local-cocktails

A grasshopper walks into a bar…

…and the bartender looks at him in surprise and says, ‘We have a drink named after you!’ The grasshopper looks even more surprised and says, ‘You have a drink named Kevin!’

On my recent trip to New Orleans I had a ‘Grasshopper’ cocktail at the bar that it was invented in. I was in Tujagues Bar in the French Quarter where, in the 1920s, the owner Philbert Guichet threw together equal parts green Crème de menthe, white Crème de cacao and cream to create the now famous cocktail. Philbert entered the drink to a recipe contest in New York in 1928 and was awarded second place, but it didn’t become popular until the 1950s when the sweet drink became the housewife’s favourite at cocktail parties.

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There is some conjecture, but the folk of New Orleans will tell you that the cocktail was actually invented in the city. The story goes that a fellow named Antoine Peychaud opened an apothecary shop (an old school type pharmacy) in the French quarter in the 1830s where he also sold his own homemade bitters. He then figured out one day that if he mixed it with cognac, sugar and water the bitters not only tasted better, but it gave you a nice buzz that plain old bitters couldn’t. He measured out this concoction with an egg cup (called a coquetier in French – some believe this is the basis for the term ‘cocktail’), and so the modern cocktail was born.

New Orleans is actually home to quite a few cocktails, including the Sazerac (another drink concocted in a pharmacy), the Hurricane (and no, not the Katrina variety) and the Ramos Gin Fizz. I tried them all on a ‘Pub Ghost Tour’ – which was basically an excuse to drink a lot with a few ghost stories in between the drinking.

Cocktails (and alcoholic drinks in general) seem to taste better when you drink them in their country of origin. I’ve had a Pisco Sour in Chile, a Blue Hawaii in Hawaii, a Margherita in Mexico, a Manhattan in Manhattan and a Caipirinha in Brazil and they all were just that more exotic.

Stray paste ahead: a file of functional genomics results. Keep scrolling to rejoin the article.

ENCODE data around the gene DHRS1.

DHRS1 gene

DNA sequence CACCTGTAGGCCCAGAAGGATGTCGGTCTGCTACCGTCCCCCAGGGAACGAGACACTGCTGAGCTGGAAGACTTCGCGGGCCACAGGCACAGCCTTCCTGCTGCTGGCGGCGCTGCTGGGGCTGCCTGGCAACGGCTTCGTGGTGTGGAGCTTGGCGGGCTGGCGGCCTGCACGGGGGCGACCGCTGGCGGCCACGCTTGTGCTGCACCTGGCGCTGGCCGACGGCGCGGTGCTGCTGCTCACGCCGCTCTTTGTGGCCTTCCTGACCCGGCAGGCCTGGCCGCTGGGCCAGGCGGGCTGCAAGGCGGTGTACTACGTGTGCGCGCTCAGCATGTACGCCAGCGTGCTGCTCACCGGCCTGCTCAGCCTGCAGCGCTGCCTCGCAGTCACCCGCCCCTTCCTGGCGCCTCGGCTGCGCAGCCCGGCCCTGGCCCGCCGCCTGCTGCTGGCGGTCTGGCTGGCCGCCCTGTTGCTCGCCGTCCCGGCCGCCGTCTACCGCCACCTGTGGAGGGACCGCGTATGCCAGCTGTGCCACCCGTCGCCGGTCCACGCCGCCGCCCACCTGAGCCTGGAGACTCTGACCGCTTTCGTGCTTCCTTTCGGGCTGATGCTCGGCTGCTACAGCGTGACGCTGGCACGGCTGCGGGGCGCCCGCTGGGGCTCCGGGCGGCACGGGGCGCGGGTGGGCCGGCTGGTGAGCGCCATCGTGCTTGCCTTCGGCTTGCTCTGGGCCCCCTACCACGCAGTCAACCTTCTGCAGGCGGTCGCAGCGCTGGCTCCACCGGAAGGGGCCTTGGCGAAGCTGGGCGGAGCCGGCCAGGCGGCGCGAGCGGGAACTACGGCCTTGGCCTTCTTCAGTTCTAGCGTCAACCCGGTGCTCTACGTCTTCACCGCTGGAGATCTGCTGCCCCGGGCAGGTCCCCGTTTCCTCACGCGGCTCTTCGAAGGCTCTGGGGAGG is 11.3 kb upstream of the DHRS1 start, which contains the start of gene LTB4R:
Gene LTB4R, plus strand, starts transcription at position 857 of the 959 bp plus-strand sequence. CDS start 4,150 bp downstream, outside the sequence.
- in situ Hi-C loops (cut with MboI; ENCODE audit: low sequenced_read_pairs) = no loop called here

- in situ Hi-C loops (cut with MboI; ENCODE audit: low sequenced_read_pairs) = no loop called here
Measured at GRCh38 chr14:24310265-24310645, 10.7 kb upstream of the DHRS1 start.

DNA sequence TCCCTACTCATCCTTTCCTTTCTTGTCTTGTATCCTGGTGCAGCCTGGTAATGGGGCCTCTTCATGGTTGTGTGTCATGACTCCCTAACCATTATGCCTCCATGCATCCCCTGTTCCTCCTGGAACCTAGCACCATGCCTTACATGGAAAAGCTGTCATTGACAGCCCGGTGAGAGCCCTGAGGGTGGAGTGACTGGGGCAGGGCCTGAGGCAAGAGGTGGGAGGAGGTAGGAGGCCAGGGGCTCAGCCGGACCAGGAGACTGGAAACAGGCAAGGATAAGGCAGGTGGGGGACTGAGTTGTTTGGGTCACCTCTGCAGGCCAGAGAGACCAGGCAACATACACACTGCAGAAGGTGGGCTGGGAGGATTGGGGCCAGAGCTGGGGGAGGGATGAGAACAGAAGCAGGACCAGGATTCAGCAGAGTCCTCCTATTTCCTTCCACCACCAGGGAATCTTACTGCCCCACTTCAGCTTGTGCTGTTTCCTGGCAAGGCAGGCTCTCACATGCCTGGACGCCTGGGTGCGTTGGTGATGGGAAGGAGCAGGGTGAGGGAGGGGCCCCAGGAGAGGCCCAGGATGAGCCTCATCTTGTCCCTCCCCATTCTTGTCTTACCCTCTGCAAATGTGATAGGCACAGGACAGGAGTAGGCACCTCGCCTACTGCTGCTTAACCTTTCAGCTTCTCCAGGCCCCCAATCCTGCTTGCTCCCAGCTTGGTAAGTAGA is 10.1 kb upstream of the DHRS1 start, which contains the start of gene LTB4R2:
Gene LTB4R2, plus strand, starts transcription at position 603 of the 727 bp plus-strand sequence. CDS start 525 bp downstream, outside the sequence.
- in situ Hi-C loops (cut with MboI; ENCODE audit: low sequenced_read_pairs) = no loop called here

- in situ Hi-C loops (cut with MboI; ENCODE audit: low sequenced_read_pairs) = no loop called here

Even more fun is having a cocktail in the bar it was invented in. I’ve managed a few in my travels, including:

local-cocktails
Hurricane
Pat O’Brien’s, New Orleans
(One part Light rum, Lemon juice, Half part Over proofed rum, Passion fruit syrup, One part Dark rum)
When my American sister-in-law was giving me travel tips about New Orleans she told me to keep away from the Hurricane cocktail because of it potency and somewhat dubious ingredients. Legend has it that the owner of Pat O’Brien’s bar (who just happened to be called Pat O’Brien) wanted to get rid of cheap rum as quickly as possible, so he made the Hurricane with lots of juice to mask the flavour and sold it in giant hurricane lamp-shaped glasses. That didn’t stop me from trying one from the original Pat O’Brien’s, though.  The Hurricane was massive and was so sickly sweet that it was like drinking lolly water. That would help explain the parade of legless folk I saw every night wandering around Bourbon Street with large plastic cups of Hurricanes.

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Singapore Sling
Raffles Hotel, Singapore
(3 cl Gin, 1.5 cl Cherry Liqueur, 0.75 cl Cointreau, 0.75 cl DOM Bénédictine, 1 cl Grenadine, 12 cl Pineapple juice, 1.5 cl Fresh lime juice and a dash of Angostura bitters)
You can’t visit Singapore with going to Raffles Hotel and you can’t go to Raffles hotel without spending a fortune on a Singapore Sling at the Long Bar. I did one better and stayed at Raffles (with our own butler no less), so at least I didn’t have far to stagger from the bar. The famous cocktail was developed in 1915 by Ngiam Tong Boon, a Chinese bartender working at the Long Bar. I only had one, though. That’s because one Singapore Sling is just under $30. However, the peanuts are free.

 pink_bell
Bellini
Harry’s Bar, Venice, Italy
(White peaches, 2 oz Fresh peach purée, 4 oz Prosecco)
At around $25 a (small) glass it’s an expensive drink, but you are having the original Bellini – and you get an amazing view of the Grand Canal. Giuseppe Cipriani, the founder of Venice’s Harry’s Bar, started mixing up the peachy little drink in the 1930s. The pink drink reminded him of the colour of a saint’s toga in a painting by Italian Renaissance artist Giovanni Bellini, so he named his concoction in honour of the painter. The Bellini was a favourite drink of folk such as Ernest Hemingway, Alfred Hitchcock, Woody Allen, Charlie Chaplin and Orson Welles (who could all afford to buy more then one).

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Mai Tai

Trader Vic’s Lounge, Beverly Hills Hilton, Los Angles
(45 ml aged Jamaican rum, 15 ml Oregeat syrup, 15 ml Triple Sec, 30 ml fresh lime juice)
The original and quintessential Tiki drink Mai Tai recipe was created by Trader Vic restaurant and bar owner Victor J. Bergeron – where it contained a very specific 17-year old Jamaican J. Wray Nephew rum. Trader’s Vic may have moved to the Beverly Hills Hilton, but I consider that close enough to being the home of the Mai Tai. I actually had my first Mai Tai in Hawaii at a ‘$1 Mai Tai Karaoke night’ – and my second and third and fourth. I don’t remember much after the fifth. Oh, except when I fell off the stage trying to sing Twist and Shout.

Have you had a cocktail in the bar or country of origin?

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